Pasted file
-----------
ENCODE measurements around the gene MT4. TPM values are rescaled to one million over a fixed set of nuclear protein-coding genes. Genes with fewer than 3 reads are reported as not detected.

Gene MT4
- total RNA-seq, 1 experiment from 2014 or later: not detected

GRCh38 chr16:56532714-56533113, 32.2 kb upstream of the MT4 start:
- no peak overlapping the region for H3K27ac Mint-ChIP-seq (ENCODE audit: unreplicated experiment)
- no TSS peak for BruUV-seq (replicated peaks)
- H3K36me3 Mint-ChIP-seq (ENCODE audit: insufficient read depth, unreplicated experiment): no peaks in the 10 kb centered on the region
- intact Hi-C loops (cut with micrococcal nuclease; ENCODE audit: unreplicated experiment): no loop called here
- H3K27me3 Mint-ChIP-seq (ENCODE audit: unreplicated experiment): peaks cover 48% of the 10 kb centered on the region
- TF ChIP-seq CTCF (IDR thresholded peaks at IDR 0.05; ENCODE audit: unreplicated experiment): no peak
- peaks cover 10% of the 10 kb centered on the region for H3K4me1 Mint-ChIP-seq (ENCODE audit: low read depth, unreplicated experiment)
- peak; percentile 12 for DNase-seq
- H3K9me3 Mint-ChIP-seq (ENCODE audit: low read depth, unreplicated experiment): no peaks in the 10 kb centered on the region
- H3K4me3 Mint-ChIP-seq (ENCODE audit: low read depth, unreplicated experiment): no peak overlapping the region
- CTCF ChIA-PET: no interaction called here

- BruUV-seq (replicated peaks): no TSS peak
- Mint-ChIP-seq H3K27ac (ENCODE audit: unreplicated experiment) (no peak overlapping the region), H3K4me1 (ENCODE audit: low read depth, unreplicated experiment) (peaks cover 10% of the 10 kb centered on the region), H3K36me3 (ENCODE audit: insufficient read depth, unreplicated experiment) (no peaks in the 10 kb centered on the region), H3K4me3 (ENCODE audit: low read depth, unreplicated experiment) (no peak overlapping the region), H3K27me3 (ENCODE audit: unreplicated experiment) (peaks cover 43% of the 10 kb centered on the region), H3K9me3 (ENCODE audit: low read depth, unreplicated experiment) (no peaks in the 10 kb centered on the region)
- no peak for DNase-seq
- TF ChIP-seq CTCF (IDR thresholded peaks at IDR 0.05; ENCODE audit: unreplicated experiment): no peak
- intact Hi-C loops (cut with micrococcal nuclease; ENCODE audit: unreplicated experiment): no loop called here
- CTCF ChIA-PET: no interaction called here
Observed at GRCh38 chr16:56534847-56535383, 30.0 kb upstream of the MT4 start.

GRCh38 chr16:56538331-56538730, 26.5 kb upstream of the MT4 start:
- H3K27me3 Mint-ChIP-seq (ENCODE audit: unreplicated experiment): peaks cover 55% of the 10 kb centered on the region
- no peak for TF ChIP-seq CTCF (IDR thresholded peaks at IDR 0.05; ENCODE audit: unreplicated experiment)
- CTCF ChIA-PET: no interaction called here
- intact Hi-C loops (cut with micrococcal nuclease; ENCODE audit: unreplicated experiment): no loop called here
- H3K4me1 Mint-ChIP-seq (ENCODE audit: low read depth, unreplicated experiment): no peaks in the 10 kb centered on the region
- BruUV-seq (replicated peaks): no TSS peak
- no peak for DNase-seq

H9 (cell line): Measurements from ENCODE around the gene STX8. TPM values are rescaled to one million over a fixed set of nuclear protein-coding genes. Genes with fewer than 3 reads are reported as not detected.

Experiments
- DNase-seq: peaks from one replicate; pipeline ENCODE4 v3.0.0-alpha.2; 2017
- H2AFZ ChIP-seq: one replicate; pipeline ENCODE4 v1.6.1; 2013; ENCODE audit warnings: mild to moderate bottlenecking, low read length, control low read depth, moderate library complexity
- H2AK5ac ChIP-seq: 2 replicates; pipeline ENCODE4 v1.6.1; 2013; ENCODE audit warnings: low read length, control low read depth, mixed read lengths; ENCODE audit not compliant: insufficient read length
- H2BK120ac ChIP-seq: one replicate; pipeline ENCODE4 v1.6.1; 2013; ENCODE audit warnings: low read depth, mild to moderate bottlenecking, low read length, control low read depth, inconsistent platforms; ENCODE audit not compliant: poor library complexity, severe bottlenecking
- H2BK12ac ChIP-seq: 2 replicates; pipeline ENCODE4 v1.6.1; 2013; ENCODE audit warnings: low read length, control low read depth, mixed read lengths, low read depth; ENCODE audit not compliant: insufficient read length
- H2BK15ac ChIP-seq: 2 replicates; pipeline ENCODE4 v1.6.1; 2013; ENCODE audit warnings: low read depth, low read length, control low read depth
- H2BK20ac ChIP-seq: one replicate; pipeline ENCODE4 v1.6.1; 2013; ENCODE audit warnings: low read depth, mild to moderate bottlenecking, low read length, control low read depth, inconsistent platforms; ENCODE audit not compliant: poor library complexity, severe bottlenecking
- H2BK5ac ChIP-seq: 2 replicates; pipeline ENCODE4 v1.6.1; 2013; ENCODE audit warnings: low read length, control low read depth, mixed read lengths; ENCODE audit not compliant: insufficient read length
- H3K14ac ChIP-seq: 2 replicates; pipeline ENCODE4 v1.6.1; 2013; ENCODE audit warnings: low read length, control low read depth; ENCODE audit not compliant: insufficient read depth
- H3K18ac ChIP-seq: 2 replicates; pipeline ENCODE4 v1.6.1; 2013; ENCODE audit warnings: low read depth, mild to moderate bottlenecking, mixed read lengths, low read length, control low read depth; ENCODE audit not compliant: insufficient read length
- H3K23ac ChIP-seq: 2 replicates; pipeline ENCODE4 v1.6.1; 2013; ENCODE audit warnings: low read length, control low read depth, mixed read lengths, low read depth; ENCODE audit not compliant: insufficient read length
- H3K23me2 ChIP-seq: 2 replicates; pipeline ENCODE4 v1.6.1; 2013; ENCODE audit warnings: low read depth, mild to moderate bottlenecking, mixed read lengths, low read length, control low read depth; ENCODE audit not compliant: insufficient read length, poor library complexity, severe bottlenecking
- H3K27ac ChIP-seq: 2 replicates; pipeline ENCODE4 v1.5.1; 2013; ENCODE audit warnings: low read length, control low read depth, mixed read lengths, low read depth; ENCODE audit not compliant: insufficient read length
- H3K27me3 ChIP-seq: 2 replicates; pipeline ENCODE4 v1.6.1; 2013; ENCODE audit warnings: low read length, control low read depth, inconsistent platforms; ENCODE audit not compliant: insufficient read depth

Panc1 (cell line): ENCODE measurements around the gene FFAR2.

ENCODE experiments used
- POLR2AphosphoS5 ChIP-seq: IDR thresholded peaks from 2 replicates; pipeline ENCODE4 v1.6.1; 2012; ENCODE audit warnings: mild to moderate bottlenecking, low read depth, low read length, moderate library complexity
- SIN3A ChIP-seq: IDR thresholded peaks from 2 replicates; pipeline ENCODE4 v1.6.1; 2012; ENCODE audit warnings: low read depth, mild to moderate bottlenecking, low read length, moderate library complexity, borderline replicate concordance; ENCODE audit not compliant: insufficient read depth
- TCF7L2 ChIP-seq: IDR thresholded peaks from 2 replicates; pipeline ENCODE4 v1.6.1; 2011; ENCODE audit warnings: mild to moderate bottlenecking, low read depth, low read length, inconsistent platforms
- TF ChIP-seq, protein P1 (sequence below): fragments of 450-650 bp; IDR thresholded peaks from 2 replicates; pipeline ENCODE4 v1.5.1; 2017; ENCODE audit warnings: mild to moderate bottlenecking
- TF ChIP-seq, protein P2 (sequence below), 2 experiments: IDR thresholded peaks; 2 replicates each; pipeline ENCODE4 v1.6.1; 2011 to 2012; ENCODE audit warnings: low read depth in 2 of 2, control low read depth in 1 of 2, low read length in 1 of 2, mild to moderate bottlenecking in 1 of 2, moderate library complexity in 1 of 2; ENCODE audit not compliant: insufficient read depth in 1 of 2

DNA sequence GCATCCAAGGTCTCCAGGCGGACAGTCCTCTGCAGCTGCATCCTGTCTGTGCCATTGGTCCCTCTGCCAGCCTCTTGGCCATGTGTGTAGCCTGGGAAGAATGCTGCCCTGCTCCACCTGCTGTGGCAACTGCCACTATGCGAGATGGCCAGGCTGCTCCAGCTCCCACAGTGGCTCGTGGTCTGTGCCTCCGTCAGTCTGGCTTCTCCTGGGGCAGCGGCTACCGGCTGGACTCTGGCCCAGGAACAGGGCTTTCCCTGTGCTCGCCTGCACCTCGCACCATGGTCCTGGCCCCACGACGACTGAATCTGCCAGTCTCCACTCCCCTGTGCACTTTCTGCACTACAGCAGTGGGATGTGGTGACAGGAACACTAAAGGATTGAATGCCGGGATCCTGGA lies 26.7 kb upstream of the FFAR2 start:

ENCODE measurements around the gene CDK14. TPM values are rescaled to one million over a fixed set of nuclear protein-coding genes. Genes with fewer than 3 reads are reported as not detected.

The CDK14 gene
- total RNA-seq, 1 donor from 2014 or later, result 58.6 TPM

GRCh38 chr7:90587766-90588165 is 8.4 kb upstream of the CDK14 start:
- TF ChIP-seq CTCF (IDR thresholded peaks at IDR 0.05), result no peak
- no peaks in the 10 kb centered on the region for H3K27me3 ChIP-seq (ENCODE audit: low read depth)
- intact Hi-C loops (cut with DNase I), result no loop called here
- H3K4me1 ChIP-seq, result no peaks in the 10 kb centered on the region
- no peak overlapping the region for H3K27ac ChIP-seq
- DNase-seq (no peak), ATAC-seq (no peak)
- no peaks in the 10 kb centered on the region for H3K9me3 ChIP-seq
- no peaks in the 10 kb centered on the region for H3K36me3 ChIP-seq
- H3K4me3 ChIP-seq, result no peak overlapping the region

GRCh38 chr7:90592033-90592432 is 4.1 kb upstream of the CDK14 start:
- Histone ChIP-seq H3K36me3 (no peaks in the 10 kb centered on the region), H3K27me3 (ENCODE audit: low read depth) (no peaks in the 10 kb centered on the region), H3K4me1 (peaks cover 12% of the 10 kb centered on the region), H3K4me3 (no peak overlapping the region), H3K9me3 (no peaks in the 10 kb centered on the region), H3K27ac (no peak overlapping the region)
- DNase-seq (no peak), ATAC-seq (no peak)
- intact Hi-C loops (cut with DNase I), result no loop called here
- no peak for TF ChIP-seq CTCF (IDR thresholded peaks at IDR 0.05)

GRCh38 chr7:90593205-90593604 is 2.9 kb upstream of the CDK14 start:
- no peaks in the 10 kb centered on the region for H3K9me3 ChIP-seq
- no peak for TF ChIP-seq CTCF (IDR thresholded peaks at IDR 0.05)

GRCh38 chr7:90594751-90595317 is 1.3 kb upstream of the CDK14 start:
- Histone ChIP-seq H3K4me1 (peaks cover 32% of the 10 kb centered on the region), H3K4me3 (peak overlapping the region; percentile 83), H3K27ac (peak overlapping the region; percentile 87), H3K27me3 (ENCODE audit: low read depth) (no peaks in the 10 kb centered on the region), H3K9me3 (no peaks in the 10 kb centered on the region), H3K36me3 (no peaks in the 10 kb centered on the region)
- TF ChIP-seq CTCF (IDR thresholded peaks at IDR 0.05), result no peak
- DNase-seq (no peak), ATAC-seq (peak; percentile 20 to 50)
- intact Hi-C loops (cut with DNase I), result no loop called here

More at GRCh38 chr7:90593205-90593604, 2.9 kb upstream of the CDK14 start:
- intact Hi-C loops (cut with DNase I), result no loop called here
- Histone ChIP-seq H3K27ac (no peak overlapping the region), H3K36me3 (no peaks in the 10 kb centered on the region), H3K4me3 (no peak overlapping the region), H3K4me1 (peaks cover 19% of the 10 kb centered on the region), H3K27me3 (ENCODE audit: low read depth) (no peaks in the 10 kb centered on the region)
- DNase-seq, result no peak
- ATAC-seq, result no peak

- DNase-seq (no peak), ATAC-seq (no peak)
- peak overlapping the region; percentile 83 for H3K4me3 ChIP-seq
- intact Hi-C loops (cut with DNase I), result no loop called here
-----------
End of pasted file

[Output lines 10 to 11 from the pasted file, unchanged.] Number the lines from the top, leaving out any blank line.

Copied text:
- TF ChIP-seq CTCF (IDR thresholded peaks at IDR 0.05; ENCODE audit: unreplicated experiment): no peak
- peaks cover 10% of the 10 kb centered on the region for H3K4me1 Mint-ChIP-seq (ENCODE audit: low read depth, unreplicated experiment)